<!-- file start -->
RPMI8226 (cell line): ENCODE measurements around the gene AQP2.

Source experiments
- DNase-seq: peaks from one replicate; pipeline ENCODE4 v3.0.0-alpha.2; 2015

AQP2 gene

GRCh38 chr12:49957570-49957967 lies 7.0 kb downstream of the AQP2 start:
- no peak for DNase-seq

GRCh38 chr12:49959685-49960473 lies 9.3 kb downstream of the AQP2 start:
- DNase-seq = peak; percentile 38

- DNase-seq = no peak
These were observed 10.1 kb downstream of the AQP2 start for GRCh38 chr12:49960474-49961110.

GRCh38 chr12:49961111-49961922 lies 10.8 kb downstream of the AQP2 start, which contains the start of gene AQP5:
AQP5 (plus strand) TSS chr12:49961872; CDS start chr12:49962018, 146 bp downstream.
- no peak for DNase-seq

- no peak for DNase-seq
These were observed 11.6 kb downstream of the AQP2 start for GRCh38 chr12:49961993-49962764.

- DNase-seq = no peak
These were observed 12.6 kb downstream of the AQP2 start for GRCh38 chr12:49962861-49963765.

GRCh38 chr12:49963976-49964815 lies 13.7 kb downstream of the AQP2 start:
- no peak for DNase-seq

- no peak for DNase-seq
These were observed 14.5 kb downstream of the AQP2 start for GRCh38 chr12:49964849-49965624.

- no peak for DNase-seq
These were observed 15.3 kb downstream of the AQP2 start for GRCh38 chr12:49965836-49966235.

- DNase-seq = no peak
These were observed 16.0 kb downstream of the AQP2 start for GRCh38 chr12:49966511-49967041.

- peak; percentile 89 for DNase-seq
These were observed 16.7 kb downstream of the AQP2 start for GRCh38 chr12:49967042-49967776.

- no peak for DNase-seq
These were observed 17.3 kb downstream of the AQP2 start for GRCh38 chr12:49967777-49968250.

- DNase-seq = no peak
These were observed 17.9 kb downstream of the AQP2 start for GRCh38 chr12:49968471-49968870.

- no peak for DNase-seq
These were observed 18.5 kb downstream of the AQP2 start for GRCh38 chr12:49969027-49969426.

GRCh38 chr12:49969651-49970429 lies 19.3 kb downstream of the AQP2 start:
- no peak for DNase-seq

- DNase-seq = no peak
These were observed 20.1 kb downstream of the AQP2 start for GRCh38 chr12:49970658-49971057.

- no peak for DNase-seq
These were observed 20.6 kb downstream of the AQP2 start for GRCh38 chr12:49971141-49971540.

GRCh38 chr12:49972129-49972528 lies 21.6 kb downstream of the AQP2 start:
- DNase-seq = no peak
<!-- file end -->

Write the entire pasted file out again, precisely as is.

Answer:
RPMI8226 (cell line): ENCODE measurements around the gene AQP2.

Source experiments
- DNase-seq: peaks from one replicate; pipeline ENCODE4 v3.0.0-alpha.2; 2015

AQP2 gene

GRCh38 chr12:49957570-49957967 lies 7.0 kb downstream of the AQP2 start:
- no peak for DNase-seq

GRCh38 chr12:49959685-49960473 lies 9.3 kb downstream of the AQP2 start:
- DNase-seq = peak; percentile 38

- DNase-seq = no peak
These were observed 10.1 kb downstream of the AQP2 start for GRCh38 chr12:49960474-49961110.

GRCh38 chr12:49961111-49961922 lies 10.8 kb downstream of the AQP2 start, which contains the start of gene AQP5:
AQP5 (plus strand) TSS chr12:49961872; CDS start chr12:49962018, 146 bp downstream.
- no peak for DNase-seq

- no peak for DNase-seq
These were observed 11.6 kb downstream of the AQP2 start for GRCh38 chr12:49961993-49962764.

- DNase-seq = no peak
These were observed 12.6 kb downstream of the AQP2 start for GRCh38 chr12:49962861-49963765.

GRCh38 chr12:49963976-49964815 lies 13.7 kb downstream of the AQP2 start:
- no peak for DNase-seq

- no peak for DNase-seq
These were observed 14.5 kb downstream of the AQP2 start for GRCh38 chr12:49964849-49965624.

- no peak for DNase-seq
These were observed 15.3 kb downstream of the AQP2 start for GRCh38 chr12:49965836-49966235.

- DNase-seq = no peak
These were observed 16.0 kb downstream of the AQP2 start for GRCh38 chr12:49966511-49967041.

- peak; percentile 89 for DNase-seq
These were observed 16.7 kb downstream of the AQP2 start for GRCh38 chr12:49967042-49967776.

- no peak for DNase-seq
These were observed 17.3 kb downstream of the AQP2 start for GRCh38 chr12:49967777-49968250.

- DNase-seq = no peak
These were observed 17.9 kb downstream of the AQP2 start for GRCh38 chr12:49968471-49968870.

- no peak for DNase-seq
These were observed 18.5 kb downstream of the AQP2 start for GRCh38 chr12:49969027-49969426.

GRCh38 chr12:49969651-49970429 lies 19.3 kb downstream of the AQP2 start:
- no peak for DNase-seq

- DNase-seq = no peak
These were observed 20.1 kb downstream of the AQP2 start for GRCh38 chr12:49970658-49971057.

- no peak for DNase-seq
These were observed 20.6 kb downstream of the AQP2 start for GRCh38 chr12:49971141-49971540.

GRCh38 chr12:49972129-49972528 lies 21.6 kb downstream of the AQP2 start:
- DNase-seq = no peak